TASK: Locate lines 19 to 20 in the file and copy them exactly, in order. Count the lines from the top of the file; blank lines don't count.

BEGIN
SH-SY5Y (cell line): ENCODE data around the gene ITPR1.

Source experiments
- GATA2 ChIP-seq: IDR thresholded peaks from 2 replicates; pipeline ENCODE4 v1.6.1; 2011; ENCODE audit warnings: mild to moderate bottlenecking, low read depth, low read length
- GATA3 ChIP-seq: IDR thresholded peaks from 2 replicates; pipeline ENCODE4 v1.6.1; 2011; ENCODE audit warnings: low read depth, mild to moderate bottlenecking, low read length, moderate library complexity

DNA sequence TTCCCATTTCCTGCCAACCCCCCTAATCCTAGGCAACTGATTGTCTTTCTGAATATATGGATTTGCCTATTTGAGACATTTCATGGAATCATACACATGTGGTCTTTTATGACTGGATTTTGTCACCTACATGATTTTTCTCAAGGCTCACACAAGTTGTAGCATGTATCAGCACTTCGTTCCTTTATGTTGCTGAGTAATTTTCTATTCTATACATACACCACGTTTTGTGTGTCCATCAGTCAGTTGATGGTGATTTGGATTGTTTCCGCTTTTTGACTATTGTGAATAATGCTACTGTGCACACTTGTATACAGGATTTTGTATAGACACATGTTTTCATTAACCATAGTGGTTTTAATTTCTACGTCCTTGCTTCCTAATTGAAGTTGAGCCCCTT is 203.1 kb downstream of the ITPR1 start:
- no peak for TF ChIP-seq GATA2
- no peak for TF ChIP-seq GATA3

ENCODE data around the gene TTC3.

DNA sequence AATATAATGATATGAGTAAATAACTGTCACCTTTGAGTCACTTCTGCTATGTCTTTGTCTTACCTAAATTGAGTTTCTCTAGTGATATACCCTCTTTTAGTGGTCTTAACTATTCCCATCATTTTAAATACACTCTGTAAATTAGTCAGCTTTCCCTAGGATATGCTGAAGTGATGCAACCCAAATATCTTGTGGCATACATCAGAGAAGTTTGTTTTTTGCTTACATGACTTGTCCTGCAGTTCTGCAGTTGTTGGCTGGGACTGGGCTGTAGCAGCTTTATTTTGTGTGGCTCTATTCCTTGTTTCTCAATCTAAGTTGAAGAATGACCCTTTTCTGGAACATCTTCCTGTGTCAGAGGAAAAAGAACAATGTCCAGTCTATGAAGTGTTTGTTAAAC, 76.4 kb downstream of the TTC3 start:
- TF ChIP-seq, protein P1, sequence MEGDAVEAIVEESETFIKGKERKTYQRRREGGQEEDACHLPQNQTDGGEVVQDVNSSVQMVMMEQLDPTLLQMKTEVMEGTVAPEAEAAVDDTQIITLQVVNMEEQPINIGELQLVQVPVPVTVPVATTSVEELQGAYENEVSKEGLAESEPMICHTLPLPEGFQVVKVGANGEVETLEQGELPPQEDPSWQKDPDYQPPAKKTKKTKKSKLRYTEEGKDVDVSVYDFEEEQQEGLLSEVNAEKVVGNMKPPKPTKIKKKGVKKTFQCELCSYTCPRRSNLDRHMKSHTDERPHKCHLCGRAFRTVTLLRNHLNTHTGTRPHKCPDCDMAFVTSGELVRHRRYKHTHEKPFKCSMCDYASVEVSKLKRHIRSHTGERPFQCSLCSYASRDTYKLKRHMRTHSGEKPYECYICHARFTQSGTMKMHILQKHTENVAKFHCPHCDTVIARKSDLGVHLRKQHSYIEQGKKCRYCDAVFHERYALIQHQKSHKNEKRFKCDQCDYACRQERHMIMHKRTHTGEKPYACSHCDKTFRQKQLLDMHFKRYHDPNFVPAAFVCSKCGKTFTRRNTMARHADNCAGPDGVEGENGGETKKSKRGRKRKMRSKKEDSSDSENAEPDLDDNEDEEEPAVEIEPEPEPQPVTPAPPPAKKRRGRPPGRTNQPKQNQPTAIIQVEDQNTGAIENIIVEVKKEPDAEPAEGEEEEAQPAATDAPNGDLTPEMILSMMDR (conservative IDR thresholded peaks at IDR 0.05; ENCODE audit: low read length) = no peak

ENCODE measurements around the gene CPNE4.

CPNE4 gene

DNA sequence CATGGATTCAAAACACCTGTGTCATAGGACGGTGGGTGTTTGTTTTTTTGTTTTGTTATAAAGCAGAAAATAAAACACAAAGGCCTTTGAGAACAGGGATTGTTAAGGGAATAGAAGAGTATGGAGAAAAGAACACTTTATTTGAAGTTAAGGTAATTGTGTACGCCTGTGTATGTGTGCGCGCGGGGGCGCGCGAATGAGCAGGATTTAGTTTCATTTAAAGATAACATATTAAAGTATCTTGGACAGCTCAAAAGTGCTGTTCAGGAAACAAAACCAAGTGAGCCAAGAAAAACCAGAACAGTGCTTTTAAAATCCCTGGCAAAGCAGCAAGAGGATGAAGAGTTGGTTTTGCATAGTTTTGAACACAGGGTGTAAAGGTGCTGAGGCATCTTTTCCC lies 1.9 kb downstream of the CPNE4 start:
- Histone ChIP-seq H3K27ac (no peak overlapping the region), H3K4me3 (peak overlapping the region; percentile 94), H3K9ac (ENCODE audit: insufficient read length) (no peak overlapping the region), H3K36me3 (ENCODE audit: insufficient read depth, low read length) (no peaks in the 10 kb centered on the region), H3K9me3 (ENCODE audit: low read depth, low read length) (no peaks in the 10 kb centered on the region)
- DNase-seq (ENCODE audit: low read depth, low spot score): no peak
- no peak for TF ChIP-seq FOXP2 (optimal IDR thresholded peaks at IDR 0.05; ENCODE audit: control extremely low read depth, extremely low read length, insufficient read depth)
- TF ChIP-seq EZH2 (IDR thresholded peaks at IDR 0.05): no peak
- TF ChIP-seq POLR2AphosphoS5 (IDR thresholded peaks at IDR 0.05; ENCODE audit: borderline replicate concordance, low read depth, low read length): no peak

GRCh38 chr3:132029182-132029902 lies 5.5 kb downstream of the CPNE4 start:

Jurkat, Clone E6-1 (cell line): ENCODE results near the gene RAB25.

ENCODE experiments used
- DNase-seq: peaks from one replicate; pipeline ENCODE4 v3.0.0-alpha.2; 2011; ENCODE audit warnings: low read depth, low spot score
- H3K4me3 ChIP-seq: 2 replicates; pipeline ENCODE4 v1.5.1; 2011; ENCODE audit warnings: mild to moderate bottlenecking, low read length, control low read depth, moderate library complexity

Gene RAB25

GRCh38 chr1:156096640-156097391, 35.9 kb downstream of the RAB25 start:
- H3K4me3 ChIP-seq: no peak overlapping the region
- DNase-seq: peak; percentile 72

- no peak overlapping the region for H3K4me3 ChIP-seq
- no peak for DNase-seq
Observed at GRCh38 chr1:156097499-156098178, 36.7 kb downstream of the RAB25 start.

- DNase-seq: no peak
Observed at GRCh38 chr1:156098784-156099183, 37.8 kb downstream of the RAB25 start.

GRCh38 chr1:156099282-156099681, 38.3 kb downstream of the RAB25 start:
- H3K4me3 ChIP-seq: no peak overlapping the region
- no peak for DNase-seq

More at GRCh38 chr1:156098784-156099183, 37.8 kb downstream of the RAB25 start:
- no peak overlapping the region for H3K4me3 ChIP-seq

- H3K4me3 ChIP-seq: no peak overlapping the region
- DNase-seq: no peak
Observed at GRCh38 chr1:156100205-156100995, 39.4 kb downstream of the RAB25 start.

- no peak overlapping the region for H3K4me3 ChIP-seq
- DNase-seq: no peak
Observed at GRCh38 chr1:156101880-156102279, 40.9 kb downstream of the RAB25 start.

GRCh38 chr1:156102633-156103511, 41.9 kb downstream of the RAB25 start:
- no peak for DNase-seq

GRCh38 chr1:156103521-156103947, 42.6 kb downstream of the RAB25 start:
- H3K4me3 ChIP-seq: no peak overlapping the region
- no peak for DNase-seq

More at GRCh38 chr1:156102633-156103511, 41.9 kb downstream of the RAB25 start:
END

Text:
GRCh38 chr3:132029182-132029902 lies 5.5 kb downstream of the CPNE4 start:

Jurkat, Clone E6-1 (cell line): ENCODE results near the gene RAB25.